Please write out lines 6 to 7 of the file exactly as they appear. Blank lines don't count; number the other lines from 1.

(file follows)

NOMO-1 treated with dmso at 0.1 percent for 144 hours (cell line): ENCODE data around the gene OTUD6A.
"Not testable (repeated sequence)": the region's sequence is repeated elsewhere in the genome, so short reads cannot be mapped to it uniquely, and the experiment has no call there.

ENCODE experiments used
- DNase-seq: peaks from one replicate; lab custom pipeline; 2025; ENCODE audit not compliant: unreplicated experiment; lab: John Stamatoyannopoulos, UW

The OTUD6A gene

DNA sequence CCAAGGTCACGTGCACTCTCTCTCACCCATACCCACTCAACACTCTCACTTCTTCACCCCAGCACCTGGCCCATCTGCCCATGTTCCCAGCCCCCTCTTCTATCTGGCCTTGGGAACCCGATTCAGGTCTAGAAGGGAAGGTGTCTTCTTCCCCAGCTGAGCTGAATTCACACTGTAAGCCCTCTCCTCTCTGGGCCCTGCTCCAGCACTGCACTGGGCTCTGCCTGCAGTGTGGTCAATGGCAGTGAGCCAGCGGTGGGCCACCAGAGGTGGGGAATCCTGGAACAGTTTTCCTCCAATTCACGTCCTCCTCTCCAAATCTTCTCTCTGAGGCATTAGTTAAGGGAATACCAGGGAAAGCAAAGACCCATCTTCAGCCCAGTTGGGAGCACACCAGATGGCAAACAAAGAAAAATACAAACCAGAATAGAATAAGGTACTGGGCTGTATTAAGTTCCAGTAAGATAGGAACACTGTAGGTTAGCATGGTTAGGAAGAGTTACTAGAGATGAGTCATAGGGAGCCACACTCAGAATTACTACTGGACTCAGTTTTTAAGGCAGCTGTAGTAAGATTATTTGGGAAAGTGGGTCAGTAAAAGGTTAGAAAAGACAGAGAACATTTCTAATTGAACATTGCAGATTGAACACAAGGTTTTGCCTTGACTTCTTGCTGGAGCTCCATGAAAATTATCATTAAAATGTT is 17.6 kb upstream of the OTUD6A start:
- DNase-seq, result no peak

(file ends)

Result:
DNA sequence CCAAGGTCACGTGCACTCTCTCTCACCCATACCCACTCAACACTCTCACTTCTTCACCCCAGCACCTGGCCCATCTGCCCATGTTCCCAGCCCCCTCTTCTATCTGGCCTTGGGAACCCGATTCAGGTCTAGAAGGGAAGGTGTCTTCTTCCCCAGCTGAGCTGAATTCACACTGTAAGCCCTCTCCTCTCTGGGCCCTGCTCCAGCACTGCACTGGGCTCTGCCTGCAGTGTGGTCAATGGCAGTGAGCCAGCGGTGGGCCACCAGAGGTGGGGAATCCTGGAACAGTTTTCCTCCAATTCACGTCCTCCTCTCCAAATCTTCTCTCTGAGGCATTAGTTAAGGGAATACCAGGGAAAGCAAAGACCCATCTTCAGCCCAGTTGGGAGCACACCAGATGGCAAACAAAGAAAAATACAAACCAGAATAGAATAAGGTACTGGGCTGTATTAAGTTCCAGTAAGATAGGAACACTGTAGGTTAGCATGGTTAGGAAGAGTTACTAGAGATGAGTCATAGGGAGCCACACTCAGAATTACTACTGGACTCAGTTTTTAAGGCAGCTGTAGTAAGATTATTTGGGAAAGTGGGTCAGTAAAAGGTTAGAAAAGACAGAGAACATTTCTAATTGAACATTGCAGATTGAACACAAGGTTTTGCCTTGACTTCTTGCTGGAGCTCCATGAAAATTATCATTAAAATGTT is 17.6 kb upstream of the OTUD6A start:
- DNase-seq, result no peak